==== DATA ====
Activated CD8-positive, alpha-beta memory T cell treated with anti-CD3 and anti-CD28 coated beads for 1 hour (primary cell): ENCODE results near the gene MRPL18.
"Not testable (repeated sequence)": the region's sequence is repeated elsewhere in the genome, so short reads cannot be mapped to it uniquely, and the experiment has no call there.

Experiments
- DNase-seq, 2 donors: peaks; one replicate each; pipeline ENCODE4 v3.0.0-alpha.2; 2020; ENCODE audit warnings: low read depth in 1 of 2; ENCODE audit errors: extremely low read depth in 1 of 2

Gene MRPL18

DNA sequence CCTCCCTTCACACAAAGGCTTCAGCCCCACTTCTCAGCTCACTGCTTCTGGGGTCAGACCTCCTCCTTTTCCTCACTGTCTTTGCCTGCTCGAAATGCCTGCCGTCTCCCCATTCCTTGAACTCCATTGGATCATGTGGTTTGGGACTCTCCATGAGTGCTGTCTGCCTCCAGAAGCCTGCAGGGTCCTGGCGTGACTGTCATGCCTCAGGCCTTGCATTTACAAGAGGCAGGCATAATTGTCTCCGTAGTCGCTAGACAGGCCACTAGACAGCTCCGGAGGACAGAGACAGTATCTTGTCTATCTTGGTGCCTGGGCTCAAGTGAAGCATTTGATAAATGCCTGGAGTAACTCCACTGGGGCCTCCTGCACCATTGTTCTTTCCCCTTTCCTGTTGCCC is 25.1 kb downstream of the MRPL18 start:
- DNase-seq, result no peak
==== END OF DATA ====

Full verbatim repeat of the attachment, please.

Activated CD8-positive, alpha-beta memory T cell treated with anti-CD3 and anti-CD28 coated beads for 1 hour (primary cell): ENCODE results near the gene MRPL18.
"Not testable (repeated sequence)": the region's sequence is repeated elsewhere in the genome, so short reads cannot be mapped to it uniquely, and the experiment has no call there.

Experiments
- DNase-seq, 2 donors: peaks; one replicate each; pipeline ENCODE4 v3.0.0-alpha.2; 2020; ENCODE audit warnings: low read depth in 1 of 2; ENCODE audit errors: extremely low read depth in 1 of 2

Gene MRPL18

DNA sequence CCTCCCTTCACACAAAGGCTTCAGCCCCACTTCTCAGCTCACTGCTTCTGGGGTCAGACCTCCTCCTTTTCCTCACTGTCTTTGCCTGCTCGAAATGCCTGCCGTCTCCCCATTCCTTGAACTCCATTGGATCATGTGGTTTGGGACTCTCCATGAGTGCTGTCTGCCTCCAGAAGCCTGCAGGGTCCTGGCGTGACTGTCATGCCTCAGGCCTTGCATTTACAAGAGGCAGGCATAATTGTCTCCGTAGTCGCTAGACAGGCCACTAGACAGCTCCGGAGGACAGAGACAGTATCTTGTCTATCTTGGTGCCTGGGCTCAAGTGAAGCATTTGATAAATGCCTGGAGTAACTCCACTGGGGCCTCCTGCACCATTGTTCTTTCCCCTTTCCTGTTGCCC is 25.1 kb downstream of the MRPL18 start:
- DNase-seq, result no peak